The East African Bongo Antelope is one of the most strikingly beautiful animals to grace the high mountain forests of Kenya. It’s also one of the most endangered antelopes on the planet with a wild population of less than 100 animals. Poaching and habitat loss have taken a devastating toll, but recent, aggressive conservation action has reversed the decline, and the mountain bongo is making a comeback. Our scientists are working across international boundaries to save the bongo and with it, the ecosystem that supplies 80 percent of Kenya’s people with clean, fresh water.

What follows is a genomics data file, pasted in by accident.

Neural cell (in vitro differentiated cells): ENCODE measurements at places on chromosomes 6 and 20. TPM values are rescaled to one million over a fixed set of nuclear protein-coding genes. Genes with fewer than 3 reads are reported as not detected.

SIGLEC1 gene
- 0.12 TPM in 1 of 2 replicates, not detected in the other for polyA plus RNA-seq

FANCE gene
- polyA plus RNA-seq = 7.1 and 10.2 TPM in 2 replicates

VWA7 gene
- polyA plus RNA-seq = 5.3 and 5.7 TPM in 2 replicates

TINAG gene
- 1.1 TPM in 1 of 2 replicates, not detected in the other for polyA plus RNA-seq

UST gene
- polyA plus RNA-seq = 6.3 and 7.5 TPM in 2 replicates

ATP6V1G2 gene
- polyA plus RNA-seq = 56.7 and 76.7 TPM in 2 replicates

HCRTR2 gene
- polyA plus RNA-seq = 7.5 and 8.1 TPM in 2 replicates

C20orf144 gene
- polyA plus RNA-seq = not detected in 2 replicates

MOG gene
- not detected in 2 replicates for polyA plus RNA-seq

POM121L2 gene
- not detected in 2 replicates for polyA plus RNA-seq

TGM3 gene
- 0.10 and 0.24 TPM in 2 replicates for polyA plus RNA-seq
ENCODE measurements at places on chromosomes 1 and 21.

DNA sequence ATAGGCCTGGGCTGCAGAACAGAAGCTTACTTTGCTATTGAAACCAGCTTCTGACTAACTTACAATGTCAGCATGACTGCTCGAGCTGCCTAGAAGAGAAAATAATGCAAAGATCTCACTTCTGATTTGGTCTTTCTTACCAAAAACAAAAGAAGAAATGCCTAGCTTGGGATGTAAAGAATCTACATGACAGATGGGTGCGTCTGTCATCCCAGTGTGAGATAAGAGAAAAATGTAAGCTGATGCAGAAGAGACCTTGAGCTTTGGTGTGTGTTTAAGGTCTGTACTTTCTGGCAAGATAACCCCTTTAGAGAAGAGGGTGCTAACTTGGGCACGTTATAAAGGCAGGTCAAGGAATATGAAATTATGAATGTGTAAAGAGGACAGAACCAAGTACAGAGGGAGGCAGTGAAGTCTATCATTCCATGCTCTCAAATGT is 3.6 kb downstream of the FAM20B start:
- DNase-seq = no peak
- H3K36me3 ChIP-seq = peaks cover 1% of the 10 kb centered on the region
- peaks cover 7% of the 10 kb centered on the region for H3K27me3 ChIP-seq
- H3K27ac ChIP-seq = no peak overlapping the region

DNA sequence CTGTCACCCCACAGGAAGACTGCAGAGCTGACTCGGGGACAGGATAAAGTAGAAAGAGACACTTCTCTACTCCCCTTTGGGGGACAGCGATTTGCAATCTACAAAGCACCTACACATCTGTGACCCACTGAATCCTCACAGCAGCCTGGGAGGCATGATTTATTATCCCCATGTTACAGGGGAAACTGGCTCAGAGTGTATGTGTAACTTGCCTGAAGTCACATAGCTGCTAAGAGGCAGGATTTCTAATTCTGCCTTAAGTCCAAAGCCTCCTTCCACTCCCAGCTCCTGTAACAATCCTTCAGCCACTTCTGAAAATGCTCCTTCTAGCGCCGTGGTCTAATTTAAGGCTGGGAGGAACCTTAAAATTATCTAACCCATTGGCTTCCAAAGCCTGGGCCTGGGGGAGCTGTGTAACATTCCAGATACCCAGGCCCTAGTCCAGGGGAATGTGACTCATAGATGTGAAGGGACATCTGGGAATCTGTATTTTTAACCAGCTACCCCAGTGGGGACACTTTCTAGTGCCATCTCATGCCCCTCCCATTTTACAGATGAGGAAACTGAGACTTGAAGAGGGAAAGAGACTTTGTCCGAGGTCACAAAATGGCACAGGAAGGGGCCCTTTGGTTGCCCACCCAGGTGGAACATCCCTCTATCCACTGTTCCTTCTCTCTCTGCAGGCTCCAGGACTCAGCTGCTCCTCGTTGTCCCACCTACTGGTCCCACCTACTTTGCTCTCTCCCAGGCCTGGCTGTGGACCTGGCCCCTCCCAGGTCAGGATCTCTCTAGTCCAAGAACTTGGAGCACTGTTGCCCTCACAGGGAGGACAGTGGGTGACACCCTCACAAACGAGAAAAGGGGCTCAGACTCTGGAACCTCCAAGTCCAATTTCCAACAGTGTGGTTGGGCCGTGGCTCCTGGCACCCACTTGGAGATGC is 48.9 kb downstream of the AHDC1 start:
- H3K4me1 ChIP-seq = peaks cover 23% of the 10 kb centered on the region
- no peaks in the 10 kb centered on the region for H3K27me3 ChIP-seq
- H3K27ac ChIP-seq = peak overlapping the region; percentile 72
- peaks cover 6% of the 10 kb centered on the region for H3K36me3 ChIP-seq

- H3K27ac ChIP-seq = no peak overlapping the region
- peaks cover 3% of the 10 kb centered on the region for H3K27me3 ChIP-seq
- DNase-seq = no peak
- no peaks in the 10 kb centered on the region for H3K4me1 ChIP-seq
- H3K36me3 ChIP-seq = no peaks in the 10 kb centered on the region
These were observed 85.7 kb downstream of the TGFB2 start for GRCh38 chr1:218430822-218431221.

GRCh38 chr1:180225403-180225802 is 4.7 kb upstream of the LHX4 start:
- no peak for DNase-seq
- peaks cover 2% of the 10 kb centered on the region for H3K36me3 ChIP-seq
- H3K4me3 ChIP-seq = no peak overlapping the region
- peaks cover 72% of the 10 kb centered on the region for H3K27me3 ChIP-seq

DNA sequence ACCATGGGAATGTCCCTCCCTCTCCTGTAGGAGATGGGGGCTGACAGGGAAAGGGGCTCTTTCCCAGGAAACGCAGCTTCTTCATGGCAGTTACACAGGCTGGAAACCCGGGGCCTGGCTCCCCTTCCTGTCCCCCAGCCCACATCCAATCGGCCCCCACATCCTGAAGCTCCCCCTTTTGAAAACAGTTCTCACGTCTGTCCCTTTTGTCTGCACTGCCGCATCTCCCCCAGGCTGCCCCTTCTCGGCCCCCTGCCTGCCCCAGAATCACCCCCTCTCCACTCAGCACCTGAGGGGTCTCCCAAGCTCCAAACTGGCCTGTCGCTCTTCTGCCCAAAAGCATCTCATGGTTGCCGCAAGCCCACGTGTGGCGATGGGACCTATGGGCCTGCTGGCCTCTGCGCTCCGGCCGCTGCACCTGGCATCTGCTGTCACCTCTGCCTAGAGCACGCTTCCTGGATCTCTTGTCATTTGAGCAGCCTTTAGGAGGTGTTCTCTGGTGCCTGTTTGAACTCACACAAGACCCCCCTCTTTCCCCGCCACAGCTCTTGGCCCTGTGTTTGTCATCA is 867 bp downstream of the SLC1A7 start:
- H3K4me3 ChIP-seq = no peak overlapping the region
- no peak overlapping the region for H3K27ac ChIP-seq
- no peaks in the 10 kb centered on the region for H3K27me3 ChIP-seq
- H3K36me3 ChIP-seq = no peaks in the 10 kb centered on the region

Working closely with Kenyan partners, principally the Kenya Wildlife Service, Rhino Ark Charitable Trust and Mt. Kenya Wildlife Conservancy, our scientists are fostering the bongo’s recovery on multiple fronts. We have successfully achieved exponential growth in our U.S. captive populations and spearheaded the repatriation of 18 bongo to Kenya, paving the way for long-term, in-country population management, sustainable translocations and reintroductions. The international bongo team is also championing landscape-level habitat protection and effectively engaging communities throughout the bongo’s range to protect the species and its forest home.
The largest and most endangered forest antelope, the mountain bongo is a famously rare, shy and beautiful flagship species for Kenya’s high-mountain forests. Saving the bongo saves Kenya’s natural “water towers” that supply fresh water to Kenya’s people and some of the most expansive, biologically diverse ecosystems in east Africa.